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Post-Traumatic Stress Disorder (Noncombat)

  • Alyssa A. Rheingold
  • Ron Acierno

Abstract

Sixty percent of U.S. men and 68% of U.S. women experience a traumatic event at some point during their lives (Kessler, Sonnega, Bromet, Hughes, and Nelson, 1995; Resnick, Kilpatrick, Dansky, Saunders, & Best, 1993). Consequently, these individuals are at significant increased risk for post-traumatic stress disorder (PTSD), a debilitating anxiety disorder originally conceptualized to explain psychiatric symptoms of combat participants. The diagnosis of PTSD requires exposure to a traumatic event depicted by intense fear, helplessness, or horror (Criterion A), followed by symptoms of re-experiencing, avoidance, and hyperarousal enduring for at least one month (Diagnostic and Statistical Manual for Mental Disorders, Fourth Edition [DSM-IV]; American Psychiatric Association, 1994). Examples of noncombat-related traumatic events include sexual assault, physical assault, natural disaster, serious accident, child sexual abuse, child physical abuse, child neglect, witnessing a traumatic event, and sudden loss of a loved one.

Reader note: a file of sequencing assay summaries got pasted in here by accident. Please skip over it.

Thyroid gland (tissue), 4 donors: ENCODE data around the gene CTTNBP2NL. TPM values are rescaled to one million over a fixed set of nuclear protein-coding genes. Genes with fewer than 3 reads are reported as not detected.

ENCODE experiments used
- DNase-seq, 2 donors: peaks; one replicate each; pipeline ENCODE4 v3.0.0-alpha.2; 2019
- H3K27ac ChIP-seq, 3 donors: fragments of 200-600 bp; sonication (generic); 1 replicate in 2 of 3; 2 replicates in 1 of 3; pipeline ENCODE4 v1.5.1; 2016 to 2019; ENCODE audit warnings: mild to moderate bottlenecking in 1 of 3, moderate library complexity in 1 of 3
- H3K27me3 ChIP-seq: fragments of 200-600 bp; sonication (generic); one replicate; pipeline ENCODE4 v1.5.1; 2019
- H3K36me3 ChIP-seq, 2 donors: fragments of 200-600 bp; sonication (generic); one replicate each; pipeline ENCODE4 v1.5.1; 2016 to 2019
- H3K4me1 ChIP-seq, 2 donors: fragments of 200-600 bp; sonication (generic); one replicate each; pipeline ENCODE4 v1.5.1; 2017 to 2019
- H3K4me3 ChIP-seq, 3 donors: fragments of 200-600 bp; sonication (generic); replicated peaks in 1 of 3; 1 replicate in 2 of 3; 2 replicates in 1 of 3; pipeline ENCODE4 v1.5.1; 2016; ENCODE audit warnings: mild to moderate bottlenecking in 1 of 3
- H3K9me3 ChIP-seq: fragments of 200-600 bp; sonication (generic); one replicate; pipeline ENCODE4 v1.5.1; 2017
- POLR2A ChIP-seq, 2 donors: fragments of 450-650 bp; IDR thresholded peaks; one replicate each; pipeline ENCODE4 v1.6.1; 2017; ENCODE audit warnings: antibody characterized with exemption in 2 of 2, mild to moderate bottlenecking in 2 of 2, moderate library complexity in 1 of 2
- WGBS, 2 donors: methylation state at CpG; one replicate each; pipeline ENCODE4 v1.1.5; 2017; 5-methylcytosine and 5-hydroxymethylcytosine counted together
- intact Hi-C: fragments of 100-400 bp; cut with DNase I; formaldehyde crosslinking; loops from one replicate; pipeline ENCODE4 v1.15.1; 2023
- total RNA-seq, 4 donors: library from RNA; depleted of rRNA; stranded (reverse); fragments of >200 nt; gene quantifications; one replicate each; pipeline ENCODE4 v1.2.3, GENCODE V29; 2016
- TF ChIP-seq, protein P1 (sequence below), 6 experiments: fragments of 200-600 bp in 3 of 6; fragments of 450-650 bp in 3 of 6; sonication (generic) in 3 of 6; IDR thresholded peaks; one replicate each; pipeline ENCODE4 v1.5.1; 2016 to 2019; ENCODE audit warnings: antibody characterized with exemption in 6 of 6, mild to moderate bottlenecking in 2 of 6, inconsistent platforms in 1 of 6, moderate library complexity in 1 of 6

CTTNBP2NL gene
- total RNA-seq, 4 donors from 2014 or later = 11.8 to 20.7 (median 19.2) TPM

Keywords

Sexual Assault Traumatic Event Child Sexual Abuse Ptsd Symptom Posttraumatic Stress Disorder 
These keywords were added by machine and not by the authors. This process is experimental and the keywords may be updated as the learning algorithm improves.

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Copyright information

© Springer Science+Business Media New York 2003

Authors and Affiliations

  • Alyssa A. Rheingold
    • 1
  • Ron Acierno
    • 1
  1. 1.National Crime Victims Research and Treatment CenterMedical University of South CarolinaCharlestonUSA

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